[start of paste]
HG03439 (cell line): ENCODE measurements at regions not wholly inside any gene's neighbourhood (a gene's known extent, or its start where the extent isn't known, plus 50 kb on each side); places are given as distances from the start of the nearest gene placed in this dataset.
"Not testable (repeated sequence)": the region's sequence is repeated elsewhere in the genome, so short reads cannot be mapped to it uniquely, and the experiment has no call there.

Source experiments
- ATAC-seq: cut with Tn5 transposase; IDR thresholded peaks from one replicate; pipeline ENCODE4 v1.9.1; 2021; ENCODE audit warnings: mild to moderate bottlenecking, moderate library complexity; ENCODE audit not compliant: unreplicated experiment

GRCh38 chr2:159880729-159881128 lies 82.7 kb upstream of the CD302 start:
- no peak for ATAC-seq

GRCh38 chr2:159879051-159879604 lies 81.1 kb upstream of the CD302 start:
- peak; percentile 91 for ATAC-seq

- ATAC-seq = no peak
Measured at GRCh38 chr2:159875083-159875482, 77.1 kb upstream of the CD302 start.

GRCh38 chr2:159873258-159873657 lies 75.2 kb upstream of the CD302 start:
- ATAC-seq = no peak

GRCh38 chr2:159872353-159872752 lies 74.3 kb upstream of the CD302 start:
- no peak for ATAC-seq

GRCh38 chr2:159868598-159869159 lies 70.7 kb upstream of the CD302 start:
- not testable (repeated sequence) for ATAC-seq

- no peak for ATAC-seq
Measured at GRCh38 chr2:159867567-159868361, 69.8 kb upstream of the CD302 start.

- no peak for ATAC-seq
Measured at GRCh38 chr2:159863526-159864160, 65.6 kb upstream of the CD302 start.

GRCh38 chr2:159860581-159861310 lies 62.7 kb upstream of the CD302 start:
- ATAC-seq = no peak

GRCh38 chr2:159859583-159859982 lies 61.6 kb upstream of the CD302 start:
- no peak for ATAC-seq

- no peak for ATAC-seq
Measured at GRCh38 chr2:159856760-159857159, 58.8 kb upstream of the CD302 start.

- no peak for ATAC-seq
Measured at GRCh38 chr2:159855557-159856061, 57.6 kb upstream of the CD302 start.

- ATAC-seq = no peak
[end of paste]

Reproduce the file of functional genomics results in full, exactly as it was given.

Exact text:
HG03439 (cell line): ENCODE measurements at regions not wholly inside any gene's neighbourhood (a gene's known extent, or its start where the extent isn't known, plus 50 kb on each side); places are given as distances from the start of the nearest gene placed in this dataset.
"Not testable (repeated sequence)": the region's sequence is repeated elsewhere in the genome, so short reads cannot be mapped to it uniquely, and the experiment has no call there.

Source experiments
- ATAC-seq: cut with Tn5 transposase; IDR thresholded peaks from one replicate; pipeline ENCODE4 v1.9.1; 2021; ENCODE audit warnings: mild to moderate bottlenecking, moderate library complexity; ENCODE audit not compliant: unreplicated experiment

GRCh38 chr2:159880729-159881128 lies 82.7 kb upstream of the CD302 start:
- no peak for ATAC-seq

GRCh38 chr2:159879051-159879604 lies 81.1 kb upstream of the CD302 start:
- peak; percentile 91 for ATAC-seq

- ATAC-seq = no peak
Measured at GRCh38 chr2:159875083-159875482, 77.1 kb upstream of the CD302 start.

GRCh38 chr2:159873258-159873657 lies 75.2 kb upstream of the CD302 start:
- ATAC-seq = no peak

GRCh38 chr2:159872353-159872752 lies 74.3 kb upstream of the CD302 start:
- no peak for ATAC-seq

GRCh38 chr2:159868598-159869159 lies 70.7 kb upstream of the CD302 start:
- not testable (repeated sequence) for ATAC-seq

- no peak for ATAC-seq
Measured at GRCh38 chr2:159867567-159868361, 69.8 kb upstream of the CD302 start.

- no peak for ATAC-seq
Measured at GRCh38 chr2:159863526-159864160, 65.6 kb upstream of the CD302 start.

GRCh38 chr2:159860581-159861310 lies 62.7 kb upstream of the CD302 start:
- ATAC-seq = no peak

GRCh38 chr2:159859583-159859982 lies 61.6 kb upstream of the CD302 start:
- no peak for ATAC-seq

- no peak for ATAC-seq
Measured at GRCh38 chr2:159856760-159857159, 58.8 kb upstream of the CD302 start.

- no peak for ATAC-seq
Measured at GRCh38 chr2:159855557-159856061, 57.6 kb upstream of the CD302 start.

- ATAC-seq = no peak